“It was fun,” Calvet said. “I was very accepted (by the boys). Everybody treated me the same and I enjoyed it. I enjoyed playing.”

She said there wasn’t much of an adjustment because she played with players that also play Little League with her. There were a couple of girls that we played against.

“It was everything I expected and I am definitely going to do it again,” added Calvet, who also plays for the GTB (Girls Travel Baseball) program that plays in tournaments throughout the country. Their last event was an International Tournament in West Palm Beach last November.

Two years ago, she was among a group of girls from South Florida who were flown out to California to compete in the inaugural ‘Trailblazer Series,’ a first-of-its-kind girls baseball tournament.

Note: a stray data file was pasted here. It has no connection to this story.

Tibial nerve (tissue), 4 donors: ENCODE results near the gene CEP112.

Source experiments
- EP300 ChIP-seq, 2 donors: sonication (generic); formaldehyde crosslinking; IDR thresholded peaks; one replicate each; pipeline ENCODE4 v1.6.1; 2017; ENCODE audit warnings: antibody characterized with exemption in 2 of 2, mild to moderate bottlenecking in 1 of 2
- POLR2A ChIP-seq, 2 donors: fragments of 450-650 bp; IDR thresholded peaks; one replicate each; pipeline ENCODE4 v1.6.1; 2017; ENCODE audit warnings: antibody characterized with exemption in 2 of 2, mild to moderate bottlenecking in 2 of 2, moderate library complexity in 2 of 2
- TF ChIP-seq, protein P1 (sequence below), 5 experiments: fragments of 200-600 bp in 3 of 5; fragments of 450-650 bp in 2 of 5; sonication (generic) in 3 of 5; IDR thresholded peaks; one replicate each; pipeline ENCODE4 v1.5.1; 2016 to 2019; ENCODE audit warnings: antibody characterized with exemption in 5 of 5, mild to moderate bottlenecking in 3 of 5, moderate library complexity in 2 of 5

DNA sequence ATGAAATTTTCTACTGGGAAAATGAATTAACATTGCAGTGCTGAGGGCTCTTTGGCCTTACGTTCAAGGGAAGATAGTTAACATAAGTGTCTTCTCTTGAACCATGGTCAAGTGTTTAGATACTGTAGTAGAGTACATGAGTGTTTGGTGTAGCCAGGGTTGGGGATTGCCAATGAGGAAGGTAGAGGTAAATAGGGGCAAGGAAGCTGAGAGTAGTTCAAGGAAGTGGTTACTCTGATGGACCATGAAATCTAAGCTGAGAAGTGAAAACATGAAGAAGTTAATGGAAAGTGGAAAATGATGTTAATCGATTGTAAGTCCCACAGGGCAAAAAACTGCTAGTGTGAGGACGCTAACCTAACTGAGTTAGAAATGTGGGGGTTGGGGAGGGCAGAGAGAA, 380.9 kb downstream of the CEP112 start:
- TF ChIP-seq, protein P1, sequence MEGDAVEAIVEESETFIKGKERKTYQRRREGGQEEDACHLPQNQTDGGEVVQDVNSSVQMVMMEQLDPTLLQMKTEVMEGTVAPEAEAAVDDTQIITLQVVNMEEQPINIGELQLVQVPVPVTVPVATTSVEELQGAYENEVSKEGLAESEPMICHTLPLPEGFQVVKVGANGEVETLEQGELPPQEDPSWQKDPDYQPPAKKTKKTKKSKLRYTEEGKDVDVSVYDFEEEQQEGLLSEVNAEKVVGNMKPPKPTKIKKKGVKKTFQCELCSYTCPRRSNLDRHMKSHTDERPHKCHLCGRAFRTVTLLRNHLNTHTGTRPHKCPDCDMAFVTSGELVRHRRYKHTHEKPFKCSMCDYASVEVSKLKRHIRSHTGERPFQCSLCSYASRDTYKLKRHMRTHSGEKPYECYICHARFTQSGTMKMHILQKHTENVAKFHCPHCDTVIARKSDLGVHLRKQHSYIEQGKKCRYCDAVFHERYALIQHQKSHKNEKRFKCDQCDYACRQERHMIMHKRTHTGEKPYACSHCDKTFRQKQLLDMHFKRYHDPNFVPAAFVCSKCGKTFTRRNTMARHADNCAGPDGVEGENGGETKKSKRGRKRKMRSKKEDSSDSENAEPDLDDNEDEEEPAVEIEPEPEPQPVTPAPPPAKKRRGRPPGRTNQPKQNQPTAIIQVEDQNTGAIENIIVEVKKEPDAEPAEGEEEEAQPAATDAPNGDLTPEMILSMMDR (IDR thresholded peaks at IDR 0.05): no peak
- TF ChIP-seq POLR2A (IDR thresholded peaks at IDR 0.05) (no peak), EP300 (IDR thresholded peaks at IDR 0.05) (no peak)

The event at the MLB Youth Academy in Compton, CA took place in conjunction with Jackie Robinson Day. It attracted a total of approximately 100 girls, ages 16 and under, representing 20 states across the country as well as Washington D.C. and Canada.

Calvet still has aspirations of playing Major League Baseball. In March, she was a part of MLB Grit, an inaugural high school invitational event designed specifically for 60 girls who play baseball.

It was held in Dallas, Texas. Calvert said she was able to meet members of the United States Women’s National Baseball Team and some professional players.”

“I absolutely want to play in the MLB,” she said. “It is going to take a lot of hard work.”